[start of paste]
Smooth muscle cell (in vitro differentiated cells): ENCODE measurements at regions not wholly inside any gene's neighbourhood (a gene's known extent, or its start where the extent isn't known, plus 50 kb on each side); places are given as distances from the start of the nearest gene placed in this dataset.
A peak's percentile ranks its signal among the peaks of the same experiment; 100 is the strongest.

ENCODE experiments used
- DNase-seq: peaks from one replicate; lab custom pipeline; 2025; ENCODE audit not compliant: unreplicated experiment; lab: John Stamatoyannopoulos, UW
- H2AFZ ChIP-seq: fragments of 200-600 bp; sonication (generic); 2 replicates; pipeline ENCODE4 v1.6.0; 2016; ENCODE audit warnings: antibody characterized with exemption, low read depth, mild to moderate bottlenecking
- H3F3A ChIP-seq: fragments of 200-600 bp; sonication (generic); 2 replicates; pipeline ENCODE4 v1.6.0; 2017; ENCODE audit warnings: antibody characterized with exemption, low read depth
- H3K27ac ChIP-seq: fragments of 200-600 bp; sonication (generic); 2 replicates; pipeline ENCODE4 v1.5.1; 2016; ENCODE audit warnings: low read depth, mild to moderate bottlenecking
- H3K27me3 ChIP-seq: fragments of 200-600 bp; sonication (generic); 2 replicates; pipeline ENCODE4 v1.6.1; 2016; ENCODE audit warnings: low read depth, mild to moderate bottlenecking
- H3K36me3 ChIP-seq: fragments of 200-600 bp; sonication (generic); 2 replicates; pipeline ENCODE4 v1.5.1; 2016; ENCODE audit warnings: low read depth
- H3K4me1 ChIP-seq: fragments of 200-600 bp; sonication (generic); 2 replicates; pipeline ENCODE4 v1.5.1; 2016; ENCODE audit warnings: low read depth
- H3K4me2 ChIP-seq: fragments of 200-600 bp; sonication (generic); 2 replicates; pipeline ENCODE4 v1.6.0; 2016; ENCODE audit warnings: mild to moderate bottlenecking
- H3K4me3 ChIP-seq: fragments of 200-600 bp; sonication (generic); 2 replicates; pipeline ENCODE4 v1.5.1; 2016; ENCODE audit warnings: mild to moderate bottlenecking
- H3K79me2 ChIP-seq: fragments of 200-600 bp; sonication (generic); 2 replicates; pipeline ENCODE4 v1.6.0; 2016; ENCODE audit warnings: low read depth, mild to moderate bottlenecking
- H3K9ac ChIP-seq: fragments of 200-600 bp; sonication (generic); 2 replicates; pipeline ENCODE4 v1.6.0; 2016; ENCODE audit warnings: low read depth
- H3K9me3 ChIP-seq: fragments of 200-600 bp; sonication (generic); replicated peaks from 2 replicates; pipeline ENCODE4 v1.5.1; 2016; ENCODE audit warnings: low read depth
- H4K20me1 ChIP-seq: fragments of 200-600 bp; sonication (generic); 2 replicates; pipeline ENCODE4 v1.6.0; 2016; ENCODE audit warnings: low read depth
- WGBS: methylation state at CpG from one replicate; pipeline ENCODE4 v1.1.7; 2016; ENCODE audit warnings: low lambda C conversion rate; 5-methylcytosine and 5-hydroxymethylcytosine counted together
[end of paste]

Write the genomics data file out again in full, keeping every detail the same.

Smooth muscle cell (in vitro differentiated cells): ENCODE measurements at regions not wholly inside any gene's neighbourhood (a gene's known extent, or its start where the extent isn't known, plus 50 kb on each side); places are given as distances from the start of the nearest gene placed in this dataset.
A peak's percentile ranks its signal among the peaks of the same experiment; 100 is the strongest.

ENCODE experiments used
- DNase-seq: peaks from one replicate; lab custom pipeline; 2025; ENCODE audit not compliant: unreplicated experiment; lab: John Stamatoyannopoulos, UW
- H2AFZ ChIP-seq: fragments of 200-600 bp; sonication (generic); 2 replicates; pipeline ENCODE4 v1.6.0; 2016; ENCODE audit warnings: antibody characterized with exemption, low read depth, mild to moderate bottlenecking
- H3F3A ChIP-seq: fragments of 200-600 bp; sonication (generic); 2 replicates; pipeline ENCODE4 v1.6.0; 2017; ENCODE audit warnings: antibody characterized with exemption, low read depth
- H3K27ac ChIP-seq: fragments of 200-600 bp; sonication (generic); 2 replicates; pipeline ENCODE4 v1.5.1; 2016; ENCODE audit warnings: low read depth, mild to moderate bottlenecking
- H3K27me3 ChIP-seq: fragments of 200-600 bp; sonication (generic); 2 replicates; pipeline ENCODE4 v1.6.1; 2016; ENCODE audit warnings: low read depth, mild to moderate bottlenecking
- H3K36me3 ChIP-seq: fragments of 200-600 bp; sonication (generic); 2 replicates; pipeline ENCODE4 v1.5.1; 2016; ENCODE audit warnings: low read depth
- H3K4me1 ChIP-seq: fragments of 200-600 bp; sonication (generic); 2 replicates; pipeline ENCODE4 v1.5.1; 2016; ENCODE audit warnings: low read depth
- H3K4me2 ChIP-seq: fragments of 200-600 bp; sonication (generic); 2 replicates; pipeline ENCODE4 v1.6.0; 2016; ENCODE audit warnings: mild to moderate bottlenecking
- H3K4me3 ChIP-seq: fragments of 200-600 bp; sonication (generic); 2 replicates; pipeline ENCODE4 v1.5.1; 2016; ENCODE audit warnings: mild to moderate bottlenecking
- H3K79me2 ChIP-seq: fragments of 200-600 bp; sonication (generic); 2 replicates; pipeline ENCODE4 v1.6.0; 2016; ENCODE audit warnings: low read depth, mild to moderate bottlenecking
- H3K9ac ChIP-seq: fragments of 200-600 bp; sonication (generic); 2 replicates; pipeline ENCODE4 v1.6.0; 2016; ENCODE audit warnings: low read depth
- H3K9me3 ChIP-seq: fragments of 200-600 bp; sonication (generic); replicated peaks from 2 replicates; pipeline ENCODE4 v1.5.1; 2016; ENCODE audit warnings: low read depth
- H4K20me1 ChIP-seq: fragments of 200-600 bp; sonication (generic); 2 replicates; pipeline ENCODE4 v1.6.0; 2016; ENCODE audit warnings: low read depth
- WGBS: methylation state at CpG from one replicate; pipeline ENCODE4 v1.1.7; 2016; ENCODE audit warnings: low lambda C conversion rate; 5-methylcytosine and 5-hydroxymethylcytosine counted together